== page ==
“There's a point, around the age of twenty, when you have to choose whether to be like everybody else the rest of your life, or to make a virtue of your peculiarities.”
In her book The Dispossessed, Le Guin explored themes of Taoism, anarchy, feminism, and utopia. This quote lends itself to the idea of accepting your differences and yourself in general.
Making a virtue of your exceptions is a philosophy that Le Guin practiced throughout her life, perhaps because she was raised by parents who encouraged their children to respect other cultures. She was excited to explore the differences she had with others.
“If you evade suffering you also evade the chance of joy. Pleasure you may get, or pleasures, but you will not be fulfilled. You will not know what it is to come home.”
Exploring more of the ideas behind Taoism, this passage from The Dispossessed focuses on the balance between suffering and joy. To experience joy, you must also feel the pain of suffering.
While much of Le Guin’s life was not easy in terms of being a woman in literature, there were also great moments of recognition throughout her 88 years on earth. One of the most moving parts of this quote is the idea of coming home to your joy. At the end of the day, what more can we ask for than to think back on every piece of happiness made so much sweeter by the hard climb it took to get to that place of joy?
“You will die. You will not live forever. Nor will any man nor any thing. Nothing is immortal. But only to us is it given to know that we must die. And that is a great gift: the gift of selfhood.”
The cycle of life was something that Le Guin wrote about often in her Earthsea series. Though eternal life doesn’t exist, it’s a recurring theme in many sci-fi and fantasy stories, Le Guin’s included.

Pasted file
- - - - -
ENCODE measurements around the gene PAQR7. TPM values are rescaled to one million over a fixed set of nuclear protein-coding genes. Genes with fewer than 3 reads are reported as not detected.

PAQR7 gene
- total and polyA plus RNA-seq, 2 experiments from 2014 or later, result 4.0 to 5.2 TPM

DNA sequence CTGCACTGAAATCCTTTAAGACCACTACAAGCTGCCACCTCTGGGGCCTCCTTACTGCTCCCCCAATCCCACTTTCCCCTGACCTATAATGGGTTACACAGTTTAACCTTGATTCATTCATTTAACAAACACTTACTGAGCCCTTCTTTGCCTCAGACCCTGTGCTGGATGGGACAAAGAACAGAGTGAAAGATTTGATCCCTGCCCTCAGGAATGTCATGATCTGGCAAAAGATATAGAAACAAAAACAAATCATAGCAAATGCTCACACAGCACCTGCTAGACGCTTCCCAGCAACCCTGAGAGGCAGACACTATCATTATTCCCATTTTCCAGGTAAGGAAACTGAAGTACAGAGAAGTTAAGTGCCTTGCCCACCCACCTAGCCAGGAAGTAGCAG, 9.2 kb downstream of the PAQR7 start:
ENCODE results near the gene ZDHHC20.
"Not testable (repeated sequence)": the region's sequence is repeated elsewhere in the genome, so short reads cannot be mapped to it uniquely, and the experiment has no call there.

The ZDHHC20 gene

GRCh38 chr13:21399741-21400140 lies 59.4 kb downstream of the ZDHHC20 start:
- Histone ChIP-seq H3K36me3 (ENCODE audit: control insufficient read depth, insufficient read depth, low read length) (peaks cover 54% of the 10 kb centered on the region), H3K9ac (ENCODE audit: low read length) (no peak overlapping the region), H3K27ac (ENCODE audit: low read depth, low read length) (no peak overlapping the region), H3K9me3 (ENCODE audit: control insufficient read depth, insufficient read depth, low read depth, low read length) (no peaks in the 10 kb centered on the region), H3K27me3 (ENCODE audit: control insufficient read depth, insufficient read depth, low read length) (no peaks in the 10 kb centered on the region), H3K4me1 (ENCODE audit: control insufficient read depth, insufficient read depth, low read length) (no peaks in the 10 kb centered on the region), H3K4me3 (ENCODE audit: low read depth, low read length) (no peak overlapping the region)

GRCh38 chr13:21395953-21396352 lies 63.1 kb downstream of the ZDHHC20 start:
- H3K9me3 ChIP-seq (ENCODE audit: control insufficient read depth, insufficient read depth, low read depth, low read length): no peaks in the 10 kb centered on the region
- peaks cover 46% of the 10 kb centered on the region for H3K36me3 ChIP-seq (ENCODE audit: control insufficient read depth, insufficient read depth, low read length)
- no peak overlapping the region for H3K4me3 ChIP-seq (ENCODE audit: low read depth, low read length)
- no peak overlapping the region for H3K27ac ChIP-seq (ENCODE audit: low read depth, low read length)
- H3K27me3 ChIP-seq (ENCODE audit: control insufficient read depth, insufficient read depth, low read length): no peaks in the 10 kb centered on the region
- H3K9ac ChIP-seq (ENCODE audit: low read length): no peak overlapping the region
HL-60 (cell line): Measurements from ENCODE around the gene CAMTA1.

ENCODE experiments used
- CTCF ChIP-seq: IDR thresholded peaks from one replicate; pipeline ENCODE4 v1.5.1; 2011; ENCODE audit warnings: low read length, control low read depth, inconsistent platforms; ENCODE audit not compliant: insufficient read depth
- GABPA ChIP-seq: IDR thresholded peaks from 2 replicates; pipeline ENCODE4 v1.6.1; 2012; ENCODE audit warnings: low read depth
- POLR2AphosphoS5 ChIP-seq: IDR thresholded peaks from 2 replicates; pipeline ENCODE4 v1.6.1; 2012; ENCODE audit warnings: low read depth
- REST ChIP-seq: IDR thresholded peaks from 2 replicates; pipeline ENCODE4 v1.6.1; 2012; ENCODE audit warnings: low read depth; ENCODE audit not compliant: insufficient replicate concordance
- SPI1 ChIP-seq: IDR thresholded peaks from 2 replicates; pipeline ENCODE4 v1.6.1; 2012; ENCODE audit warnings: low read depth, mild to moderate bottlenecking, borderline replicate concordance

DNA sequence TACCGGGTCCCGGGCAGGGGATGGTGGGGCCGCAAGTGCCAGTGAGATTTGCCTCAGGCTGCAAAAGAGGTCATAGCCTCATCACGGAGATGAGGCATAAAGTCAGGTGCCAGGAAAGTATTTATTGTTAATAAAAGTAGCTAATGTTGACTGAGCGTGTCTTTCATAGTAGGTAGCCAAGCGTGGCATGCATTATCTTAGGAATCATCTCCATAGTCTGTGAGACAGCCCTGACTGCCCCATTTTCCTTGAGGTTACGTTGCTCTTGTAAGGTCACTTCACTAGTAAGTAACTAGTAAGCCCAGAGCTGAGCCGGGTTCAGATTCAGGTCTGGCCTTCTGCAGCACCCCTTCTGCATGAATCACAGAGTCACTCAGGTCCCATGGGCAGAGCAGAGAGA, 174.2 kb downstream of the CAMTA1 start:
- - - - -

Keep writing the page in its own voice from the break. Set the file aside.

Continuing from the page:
This quote from the third Earthsea novel, The Farthest Shore, explores the inevitability of death, and the cycle of movement in life and its place in the world.
To see life as more than a bright beginning and an ending spent underground for eternity, Le Guin chose to compare life to a wave. The sea is both ever-changing and cyclical. The same can be said for life. Death is a part of living, and just because it’s frightening does not mean it’s bad. Selfhood is a gift, and so is the knowledge that after us will be a new wave, and another one behind it.
“Love doesn't just sit there, like a stone, it has to be made, like bread; remade all the time, made new.”
Le Guin's novel The Lathe of Heaven imagines a world with infinite possibilities in a limited, dystopian Portland, Oregon. While her characters suffered to accept new realities and the faults of humankind, they also experienced joy in the love they felt for each other.
Le Guin had her own relationships and family, and she certainly had knowledge about what it takes to make love work. In this quote, she eloquently explains the less romantic, rarely-discussed side of love — the work. For while love may be easy, it also requires an elegance in age and change, which is what the characters in The Lathe of Heaven found themselves struggling with in love and in life.
“It is good to have an end to journey towards; but it is the journey that matters, in the end.”
The Left Hand of Darkness follows a journey through planets, genders, and loyalty. This quote is a metaphor not only for the book as a whole, but also for Le Guin’s life. Le Guin defied odds to to become one of the greatest writers of the 20th century, and she hit many different landmarks on her path to “success.”
However, Le Guin believed the journey as a whole was the actual success. Le Guin wrote until she died, though her son stated that at the end of her life she wrote mostly for herself. Being a writer is not always the easiest profession, especially when your genre is dominated by men, and your writing explores feminism and social issues, but Le Guin’s tenacity was evident throughout her life. That same determination is still evident today in her legacy.
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Featured still from the documentary "Worlds of Ursula K. Le Guin" via Arwen Curry.